Monday, March 30, 2015

Phi in Nature, Art and Architecture

Way back in the thirteenth century Leonardo Fibonacci wanted to figure out how many offspring a pair of rabbits and their offspring would have if each bred one female rabbit a month. Simple: 144 rabbits after one year, 46,368 after two, and 14,930,352 rabbits after three years. The illustrious mathematician of Pisa had discovered the Fibonacci Sequence.

By dividing each number in his sequence by its previous number, he had detected Phi, and called it the Golden Ratio. Phi can be rounded up to 1.618.

Arab scholars had long known about this sequence, because for ages they had been using Arab numerals, 0, 1, 2, 3, and were far ahead of Europeans, who were still struggling with Roman numerals.  No matter how brilliant a mathematician, the use of II, IV, or CXII is not conducive to doing math. When Fibonacci returned from his travels to Arabia, he vigorously encouraged Europeans to use the Arab system.

Amazingly, Phi happens to be ubiquitous and a fundamental characteristic of nature. It shows up in the patterns of leaves, flowers, pinecones, pineapples and shells, and even in the spiral of the galaxies.

Phi is not only known as the Golden Ratio in nature, it also features in architecture and art. The pyramids and the Parthenon reflect this principle. Le Corbusier carefully calculated a Golden Ratio when he designed the UN Headquarters. Many city halls and theaters are built in the Classical Greek tradition based on Phi.

Even great artists have embraced Phi. Leonardo Da Vinci, Botticelli, Michelangelo and Salvador Mundi are all known for having applied the Golden Ratio to some of their famous works of art, such as The Last Supper, The Annunciation, The Birth of Venus, and The Creation of Adam.

Some people claim that the beauty of a face may depend on its ratio too.

May Phi harmonize your life.
Until next time,


Thursday, March 12, 2015

Computer Glitches

Computers are simply inanimate devices, right?


Computers are highly delicate and sensitive creatures. At least mine is, and it can be quite stubborn at times.

Have you ever been in a big hurry to print out something? My printer worked fine earlier in the day. But now, when I don’t have a minute to spare, it is not cooperating!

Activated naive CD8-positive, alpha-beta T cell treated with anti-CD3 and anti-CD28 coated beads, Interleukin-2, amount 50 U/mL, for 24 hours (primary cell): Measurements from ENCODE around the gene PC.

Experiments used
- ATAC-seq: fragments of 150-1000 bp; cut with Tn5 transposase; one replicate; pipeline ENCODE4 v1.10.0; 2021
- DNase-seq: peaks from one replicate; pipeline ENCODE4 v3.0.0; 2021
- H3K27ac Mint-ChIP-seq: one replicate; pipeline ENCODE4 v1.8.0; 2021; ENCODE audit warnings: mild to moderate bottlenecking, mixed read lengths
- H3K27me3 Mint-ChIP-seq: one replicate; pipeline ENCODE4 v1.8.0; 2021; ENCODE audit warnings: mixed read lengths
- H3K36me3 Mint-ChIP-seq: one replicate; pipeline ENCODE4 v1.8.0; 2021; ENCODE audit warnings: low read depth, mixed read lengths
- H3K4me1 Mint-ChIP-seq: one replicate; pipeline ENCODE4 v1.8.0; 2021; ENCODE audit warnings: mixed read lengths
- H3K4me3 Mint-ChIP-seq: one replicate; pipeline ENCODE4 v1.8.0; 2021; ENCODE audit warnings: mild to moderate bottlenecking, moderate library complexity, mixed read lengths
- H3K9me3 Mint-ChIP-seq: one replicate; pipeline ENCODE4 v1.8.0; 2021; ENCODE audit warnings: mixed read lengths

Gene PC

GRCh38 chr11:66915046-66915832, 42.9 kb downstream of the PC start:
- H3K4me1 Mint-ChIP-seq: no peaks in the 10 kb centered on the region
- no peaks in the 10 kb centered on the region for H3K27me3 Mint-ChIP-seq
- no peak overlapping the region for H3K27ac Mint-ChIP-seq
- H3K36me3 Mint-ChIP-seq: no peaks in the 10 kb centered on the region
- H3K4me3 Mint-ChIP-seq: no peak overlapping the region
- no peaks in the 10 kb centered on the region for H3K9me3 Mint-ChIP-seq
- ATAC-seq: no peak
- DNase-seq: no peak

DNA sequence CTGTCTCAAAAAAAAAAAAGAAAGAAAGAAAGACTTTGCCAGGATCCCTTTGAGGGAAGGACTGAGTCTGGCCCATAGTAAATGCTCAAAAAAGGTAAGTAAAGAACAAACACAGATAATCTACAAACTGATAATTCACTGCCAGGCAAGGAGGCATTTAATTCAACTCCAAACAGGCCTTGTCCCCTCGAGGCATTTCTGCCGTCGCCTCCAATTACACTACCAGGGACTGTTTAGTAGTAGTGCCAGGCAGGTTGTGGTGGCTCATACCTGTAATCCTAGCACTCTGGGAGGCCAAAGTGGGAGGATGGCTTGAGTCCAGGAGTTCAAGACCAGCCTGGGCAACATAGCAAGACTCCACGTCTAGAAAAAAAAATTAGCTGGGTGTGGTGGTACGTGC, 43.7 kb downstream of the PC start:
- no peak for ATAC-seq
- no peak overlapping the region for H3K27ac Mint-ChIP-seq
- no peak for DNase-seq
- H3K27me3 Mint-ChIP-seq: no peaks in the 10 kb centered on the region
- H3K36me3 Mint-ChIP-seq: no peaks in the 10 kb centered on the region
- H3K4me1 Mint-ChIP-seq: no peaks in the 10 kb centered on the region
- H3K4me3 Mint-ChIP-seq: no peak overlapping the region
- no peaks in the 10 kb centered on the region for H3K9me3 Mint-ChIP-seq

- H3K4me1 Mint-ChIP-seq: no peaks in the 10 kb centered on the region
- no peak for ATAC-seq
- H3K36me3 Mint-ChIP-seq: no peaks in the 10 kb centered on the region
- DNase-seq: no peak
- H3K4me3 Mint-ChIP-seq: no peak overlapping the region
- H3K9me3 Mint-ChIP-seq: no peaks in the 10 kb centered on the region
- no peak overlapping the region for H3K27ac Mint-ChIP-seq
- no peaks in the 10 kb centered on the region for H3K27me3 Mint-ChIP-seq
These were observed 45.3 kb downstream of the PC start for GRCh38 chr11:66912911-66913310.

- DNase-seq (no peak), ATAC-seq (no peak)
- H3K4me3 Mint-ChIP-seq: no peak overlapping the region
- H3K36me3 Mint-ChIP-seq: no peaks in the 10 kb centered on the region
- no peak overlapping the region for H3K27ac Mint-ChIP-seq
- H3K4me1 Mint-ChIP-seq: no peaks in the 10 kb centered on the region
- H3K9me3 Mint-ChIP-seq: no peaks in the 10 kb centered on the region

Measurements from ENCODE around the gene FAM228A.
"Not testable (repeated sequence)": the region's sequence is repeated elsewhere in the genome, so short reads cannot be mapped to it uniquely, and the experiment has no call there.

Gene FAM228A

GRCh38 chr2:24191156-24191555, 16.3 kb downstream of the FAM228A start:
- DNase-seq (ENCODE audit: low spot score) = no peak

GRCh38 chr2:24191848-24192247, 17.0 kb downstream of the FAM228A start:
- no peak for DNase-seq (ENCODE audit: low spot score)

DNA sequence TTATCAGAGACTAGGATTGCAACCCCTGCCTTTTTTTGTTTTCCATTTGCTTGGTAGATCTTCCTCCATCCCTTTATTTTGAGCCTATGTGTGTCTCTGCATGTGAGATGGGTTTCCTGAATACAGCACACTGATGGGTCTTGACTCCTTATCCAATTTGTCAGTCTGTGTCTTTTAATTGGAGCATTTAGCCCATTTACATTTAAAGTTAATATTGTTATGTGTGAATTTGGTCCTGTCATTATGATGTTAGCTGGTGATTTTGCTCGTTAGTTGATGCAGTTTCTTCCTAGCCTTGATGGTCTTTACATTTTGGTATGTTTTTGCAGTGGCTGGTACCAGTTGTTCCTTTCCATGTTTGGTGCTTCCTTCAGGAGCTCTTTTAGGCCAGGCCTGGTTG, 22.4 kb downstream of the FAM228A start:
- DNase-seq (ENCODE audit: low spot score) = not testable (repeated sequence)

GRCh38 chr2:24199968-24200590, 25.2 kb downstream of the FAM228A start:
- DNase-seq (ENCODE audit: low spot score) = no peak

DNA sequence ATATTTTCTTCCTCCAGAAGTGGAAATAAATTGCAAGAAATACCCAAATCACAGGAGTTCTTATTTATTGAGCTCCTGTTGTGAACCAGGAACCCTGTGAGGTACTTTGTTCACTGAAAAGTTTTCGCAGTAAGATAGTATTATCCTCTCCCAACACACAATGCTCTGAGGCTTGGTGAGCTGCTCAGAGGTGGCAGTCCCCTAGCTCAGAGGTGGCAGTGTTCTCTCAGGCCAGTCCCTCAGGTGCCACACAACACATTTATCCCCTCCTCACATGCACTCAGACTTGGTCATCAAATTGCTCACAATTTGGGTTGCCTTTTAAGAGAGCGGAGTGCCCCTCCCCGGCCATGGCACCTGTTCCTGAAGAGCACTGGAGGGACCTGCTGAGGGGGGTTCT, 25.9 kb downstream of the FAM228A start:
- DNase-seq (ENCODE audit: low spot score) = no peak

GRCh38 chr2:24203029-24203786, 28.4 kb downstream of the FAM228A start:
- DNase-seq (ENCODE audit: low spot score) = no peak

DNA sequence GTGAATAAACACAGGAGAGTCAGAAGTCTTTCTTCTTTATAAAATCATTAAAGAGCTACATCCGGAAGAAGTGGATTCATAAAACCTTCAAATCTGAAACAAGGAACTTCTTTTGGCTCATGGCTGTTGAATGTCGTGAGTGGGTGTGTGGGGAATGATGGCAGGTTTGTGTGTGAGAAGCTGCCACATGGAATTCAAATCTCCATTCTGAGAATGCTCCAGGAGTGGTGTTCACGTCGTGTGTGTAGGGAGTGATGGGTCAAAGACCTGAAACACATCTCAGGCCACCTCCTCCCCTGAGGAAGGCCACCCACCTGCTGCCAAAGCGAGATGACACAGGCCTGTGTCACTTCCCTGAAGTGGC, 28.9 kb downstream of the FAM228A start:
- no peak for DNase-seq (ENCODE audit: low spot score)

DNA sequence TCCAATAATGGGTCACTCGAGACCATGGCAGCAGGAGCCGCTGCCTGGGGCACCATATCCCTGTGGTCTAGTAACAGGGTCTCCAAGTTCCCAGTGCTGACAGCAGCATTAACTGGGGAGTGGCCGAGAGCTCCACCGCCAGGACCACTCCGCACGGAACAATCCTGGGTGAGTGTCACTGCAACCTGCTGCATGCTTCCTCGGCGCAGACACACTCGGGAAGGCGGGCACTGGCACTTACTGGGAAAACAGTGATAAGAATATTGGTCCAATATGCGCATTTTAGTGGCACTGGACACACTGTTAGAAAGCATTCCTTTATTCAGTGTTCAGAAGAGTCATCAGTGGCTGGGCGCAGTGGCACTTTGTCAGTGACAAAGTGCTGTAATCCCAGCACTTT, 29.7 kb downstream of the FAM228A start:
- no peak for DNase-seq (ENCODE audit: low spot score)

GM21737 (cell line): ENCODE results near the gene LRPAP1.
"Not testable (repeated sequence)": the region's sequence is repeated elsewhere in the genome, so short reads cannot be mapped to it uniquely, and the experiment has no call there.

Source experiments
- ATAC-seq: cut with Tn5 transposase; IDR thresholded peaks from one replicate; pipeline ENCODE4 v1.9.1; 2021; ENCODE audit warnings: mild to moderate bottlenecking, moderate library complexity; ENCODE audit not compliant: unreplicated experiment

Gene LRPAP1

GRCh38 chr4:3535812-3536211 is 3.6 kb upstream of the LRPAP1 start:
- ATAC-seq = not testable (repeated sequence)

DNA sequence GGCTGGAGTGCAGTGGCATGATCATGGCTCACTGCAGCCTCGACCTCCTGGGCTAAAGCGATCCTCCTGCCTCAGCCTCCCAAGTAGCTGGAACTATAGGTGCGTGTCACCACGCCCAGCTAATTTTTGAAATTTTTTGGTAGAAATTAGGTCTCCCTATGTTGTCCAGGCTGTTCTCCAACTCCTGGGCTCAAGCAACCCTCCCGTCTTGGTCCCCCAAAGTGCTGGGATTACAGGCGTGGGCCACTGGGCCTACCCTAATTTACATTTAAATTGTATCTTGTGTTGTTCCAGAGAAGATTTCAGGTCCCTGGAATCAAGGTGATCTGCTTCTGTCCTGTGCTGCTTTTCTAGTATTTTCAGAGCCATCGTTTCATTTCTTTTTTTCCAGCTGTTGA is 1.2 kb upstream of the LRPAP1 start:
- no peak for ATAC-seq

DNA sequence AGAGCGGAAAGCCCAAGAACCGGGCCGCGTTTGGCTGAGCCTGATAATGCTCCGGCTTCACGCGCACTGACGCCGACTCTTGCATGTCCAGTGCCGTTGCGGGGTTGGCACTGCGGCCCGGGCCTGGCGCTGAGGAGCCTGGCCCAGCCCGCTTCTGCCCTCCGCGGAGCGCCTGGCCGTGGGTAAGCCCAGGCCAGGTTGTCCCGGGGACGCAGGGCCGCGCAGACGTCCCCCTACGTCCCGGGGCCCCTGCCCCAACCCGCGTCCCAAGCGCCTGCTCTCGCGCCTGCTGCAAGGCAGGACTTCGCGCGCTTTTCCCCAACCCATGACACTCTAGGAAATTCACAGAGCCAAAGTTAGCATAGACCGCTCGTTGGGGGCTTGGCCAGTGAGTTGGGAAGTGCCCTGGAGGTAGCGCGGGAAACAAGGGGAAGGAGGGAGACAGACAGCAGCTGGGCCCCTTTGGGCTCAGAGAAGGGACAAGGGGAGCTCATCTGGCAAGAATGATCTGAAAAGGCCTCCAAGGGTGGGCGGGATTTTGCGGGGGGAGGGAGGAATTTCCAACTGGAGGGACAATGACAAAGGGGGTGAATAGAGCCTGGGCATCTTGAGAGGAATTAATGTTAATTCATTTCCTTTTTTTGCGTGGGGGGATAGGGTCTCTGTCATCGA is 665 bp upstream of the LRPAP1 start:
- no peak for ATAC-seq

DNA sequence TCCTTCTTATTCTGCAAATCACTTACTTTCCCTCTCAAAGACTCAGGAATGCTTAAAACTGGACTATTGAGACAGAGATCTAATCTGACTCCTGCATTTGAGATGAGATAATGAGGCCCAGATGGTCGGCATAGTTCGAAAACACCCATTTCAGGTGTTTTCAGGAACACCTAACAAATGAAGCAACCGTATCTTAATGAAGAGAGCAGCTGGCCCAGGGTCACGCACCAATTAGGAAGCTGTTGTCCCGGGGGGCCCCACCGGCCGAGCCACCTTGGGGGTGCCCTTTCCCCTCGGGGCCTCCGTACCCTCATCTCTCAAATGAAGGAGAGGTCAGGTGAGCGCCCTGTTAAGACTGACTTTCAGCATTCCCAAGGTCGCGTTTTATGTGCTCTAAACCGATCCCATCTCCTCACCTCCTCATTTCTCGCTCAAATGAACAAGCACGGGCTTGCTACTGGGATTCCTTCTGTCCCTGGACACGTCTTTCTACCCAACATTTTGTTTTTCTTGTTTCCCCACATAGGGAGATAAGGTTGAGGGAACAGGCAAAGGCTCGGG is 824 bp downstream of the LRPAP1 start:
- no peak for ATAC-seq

Not only that, but the sentence I changed switched back to the old version. Twice. I’m at my wit’s end. Why do computers do that?

Frustration over technology glitches is becoming so prevalent that yesterday the Wall Street Journal featured a front-page article called "The Tech Fails That Annoy Us Most." Geoffrey Fowler and Joanna Stern write "We love technology, but this week we're shaking our fists at it for all the ways it annoys us." They invite readers to send in their pet peeves.

I suspect that computers want us to be grateful, glad and relaxed when we interact with them. After all, what would we do without them? Computers are everywhere and run everything. They know full well how much we depend on them.

Do you suppose that solar flares might occasionally interfere with our computer? Solar flares are known to cause trouble with satellite signals.

It is useless to talk about a computer’s feelings to an engineer. If he’s polite he will tell you that computers are simply machines—man-made, inanimate objects like shoes. If he’s the more direct type he’ll tell you that you’re nuts, how can computers have feelings?!

But suppose my haste and impatience and my rapidly beating heart are sending out jagged vibrations that interfere with the electronic field of my computer. They affected my grandson when he walked into my office.  Even though we didn’t exchange a single word, he said, “Slow down Grandma, slow down!!” How did he know? Because he felt my haste, just as my computer did. It’s not surprising that my computer is sensitive to my feelings; I spend much of my day with it.

I asked a friend of mine about it. He smiled at the foolish idea and patiently explained that our vibrations are much too weak; they measure in micro-volts and couldn’t possibly interfere with the five or more volts that a computer uses.

Perhaps we need to learn how to accurately measure human feelings and how emotions can interfere with or affect electronic equipment as well as other people.

Or could it truly be just us, hitting the wrong computer buttons causing chaos?

As the Cracker song goes:  I could be wrong, I could be right.

Until next time,